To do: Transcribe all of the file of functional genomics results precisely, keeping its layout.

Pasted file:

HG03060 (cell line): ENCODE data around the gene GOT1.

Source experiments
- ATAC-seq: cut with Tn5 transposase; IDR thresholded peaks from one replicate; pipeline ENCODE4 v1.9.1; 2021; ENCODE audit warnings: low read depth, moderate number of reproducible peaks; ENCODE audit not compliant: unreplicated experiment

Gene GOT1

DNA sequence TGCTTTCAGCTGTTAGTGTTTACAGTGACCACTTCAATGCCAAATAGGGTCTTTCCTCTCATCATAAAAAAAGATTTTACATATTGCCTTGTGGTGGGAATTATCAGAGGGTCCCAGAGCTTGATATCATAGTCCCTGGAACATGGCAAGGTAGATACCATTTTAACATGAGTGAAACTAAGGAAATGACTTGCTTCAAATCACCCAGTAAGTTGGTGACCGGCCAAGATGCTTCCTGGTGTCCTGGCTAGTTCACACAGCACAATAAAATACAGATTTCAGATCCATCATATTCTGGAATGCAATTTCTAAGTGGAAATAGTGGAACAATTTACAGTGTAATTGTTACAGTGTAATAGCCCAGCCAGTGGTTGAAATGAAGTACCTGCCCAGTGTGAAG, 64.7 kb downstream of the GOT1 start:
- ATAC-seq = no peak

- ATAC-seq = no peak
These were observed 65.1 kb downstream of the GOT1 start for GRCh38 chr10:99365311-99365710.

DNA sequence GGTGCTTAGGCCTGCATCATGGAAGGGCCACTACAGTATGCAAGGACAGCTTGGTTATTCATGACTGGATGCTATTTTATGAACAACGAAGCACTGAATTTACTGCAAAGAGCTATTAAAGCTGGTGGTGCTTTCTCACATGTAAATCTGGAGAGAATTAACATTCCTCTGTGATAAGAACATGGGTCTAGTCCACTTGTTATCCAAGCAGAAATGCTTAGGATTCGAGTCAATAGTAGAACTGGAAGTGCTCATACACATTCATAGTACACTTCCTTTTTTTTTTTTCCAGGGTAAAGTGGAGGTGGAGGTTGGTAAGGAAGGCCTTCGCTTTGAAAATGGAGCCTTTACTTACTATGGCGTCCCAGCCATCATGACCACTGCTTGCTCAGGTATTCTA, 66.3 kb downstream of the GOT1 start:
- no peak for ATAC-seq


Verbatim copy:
HG03060 (cell line): ENCODE data around the gene GOT1.

Source experiments
- ATAC-seq: cut with Tn5 transposase; IDR thresholded peaks from one replicate; pipeline ENCODE4 v1.9.1; 2021; ENCODE audit warnings: low read depth, moderate number of reproducible peaks; ENCODE audit not compliant: unreplicated experiment

Gene GOT1

DNA sequence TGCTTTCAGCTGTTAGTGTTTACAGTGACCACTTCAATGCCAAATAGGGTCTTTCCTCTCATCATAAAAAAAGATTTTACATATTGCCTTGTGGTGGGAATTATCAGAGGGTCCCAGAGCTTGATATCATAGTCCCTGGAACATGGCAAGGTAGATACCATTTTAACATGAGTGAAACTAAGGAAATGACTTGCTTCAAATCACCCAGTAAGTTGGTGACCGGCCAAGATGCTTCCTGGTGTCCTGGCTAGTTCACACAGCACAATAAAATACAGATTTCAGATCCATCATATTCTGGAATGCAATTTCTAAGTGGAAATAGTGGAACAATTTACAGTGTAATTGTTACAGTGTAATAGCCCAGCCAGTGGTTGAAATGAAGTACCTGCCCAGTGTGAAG, 64.7 kb downstream of the GOT1 start:
- ATAC-seq = no peak

- ATAC-seq = no peak
These were observed 65.1 kb downstream of the GOT1 start for GRCh38 chr10:99365311-99365710.

DNA sequence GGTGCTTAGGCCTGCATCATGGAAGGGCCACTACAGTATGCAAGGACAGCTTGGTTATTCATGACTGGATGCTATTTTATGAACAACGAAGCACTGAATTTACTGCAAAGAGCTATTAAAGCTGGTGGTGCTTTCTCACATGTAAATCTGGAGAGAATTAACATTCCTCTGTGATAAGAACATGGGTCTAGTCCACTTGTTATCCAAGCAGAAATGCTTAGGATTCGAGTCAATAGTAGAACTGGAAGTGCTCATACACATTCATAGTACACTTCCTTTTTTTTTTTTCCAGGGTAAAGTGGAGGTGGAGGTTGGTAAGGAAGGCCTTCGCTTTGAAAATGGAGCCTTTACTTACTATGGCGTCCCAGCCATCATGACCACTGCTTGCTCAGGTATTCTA, 66.3 kb downstream of the GOT1 start:
- no peak for ATAC-seq